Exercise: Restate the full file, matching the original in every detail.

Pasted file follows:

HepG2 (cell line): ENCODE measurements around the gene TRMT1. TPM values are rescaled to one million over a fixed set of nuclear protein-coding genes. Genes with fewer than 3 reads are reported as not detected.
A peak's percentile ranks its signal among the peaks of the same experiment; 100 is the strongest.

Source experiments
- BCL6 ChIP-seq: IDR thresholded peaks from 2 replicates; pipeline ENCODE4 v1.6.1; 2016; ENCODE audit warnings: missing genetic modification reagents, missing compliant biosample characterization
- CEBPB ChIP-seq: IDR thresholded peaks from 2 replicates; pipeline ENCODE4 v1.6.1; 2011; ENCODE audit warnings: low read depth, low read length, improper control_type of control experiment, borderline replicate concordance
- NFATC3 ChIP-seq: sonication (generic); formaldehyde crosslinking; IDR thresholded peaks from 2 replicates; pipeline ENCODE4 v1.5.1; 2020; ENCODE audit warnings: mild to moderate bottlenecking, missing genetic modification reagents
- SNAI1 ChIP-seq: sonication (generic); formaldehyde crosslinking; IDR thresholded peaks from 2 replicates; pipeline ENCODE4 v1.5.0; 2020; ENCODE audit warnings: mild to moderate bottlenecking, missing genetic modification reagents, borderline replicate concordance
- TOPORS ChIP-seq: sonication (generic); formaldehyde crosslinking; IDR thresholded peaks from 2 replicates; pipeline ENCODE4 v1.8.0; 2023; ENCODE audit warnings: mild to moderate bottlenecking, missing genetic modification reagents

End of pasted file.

HepG2 (cell line): ENCODE measurements around the gene TRMT1. TPM values are rescaled to one million over a fixed set of nuclear protein-coding genes. Genes with fewer than 3 reads are reported as not detected.
A peak's percentile ranks its signal among the peaks of the same experiment; 100 is the strongest.

Source experiments
- BCL6 ChIP-seq: IDR thresholded peaks from 2 replicates; pipeline ENCODE4 v1.6.1; 2016; ENCODE audit warnings: missing genetic modification reagents, missing compliant biosample characterization
- CEBPB ChIP-seq: IDR thresholded peaks from 2 replicates; pipeline ENCODE4 v1.6.1; 2011; ENCODE audit warnings: low read depth, low read length, improper control_type of control experiment, borderline replicate concordance
- NFATC3 ChIP-seq: sonication (generic); formaldehyde crosslinking; IDR thresholded peaks from 2 replicates; pipeline ENCODE4 v1.5.1; 2020; ENCODE audit warnings: mild to moderate bottlenecking, missing genetic modification reagents
- SNAI1 ChIP-seq: sonication (generic); formaldehyde crosslinking; IDR thresholded peaks from 2 replicates; pipeline ENCODE4 v1.5.0; 2020; ENCODE audit warnings: mild to moderate bottlenecking, missing genetic modification reagents, borderline replicate concordance
- TOPORS ChIP-seq: sonication (generic); formaldehyde crosslinking; IDR thresholded peaks from 2 replicates; pipeline ENCODE4 v1.8.0; 2023; ENCODE audit warnings: mild to moderate bottlenecking, missing genetic modification reagents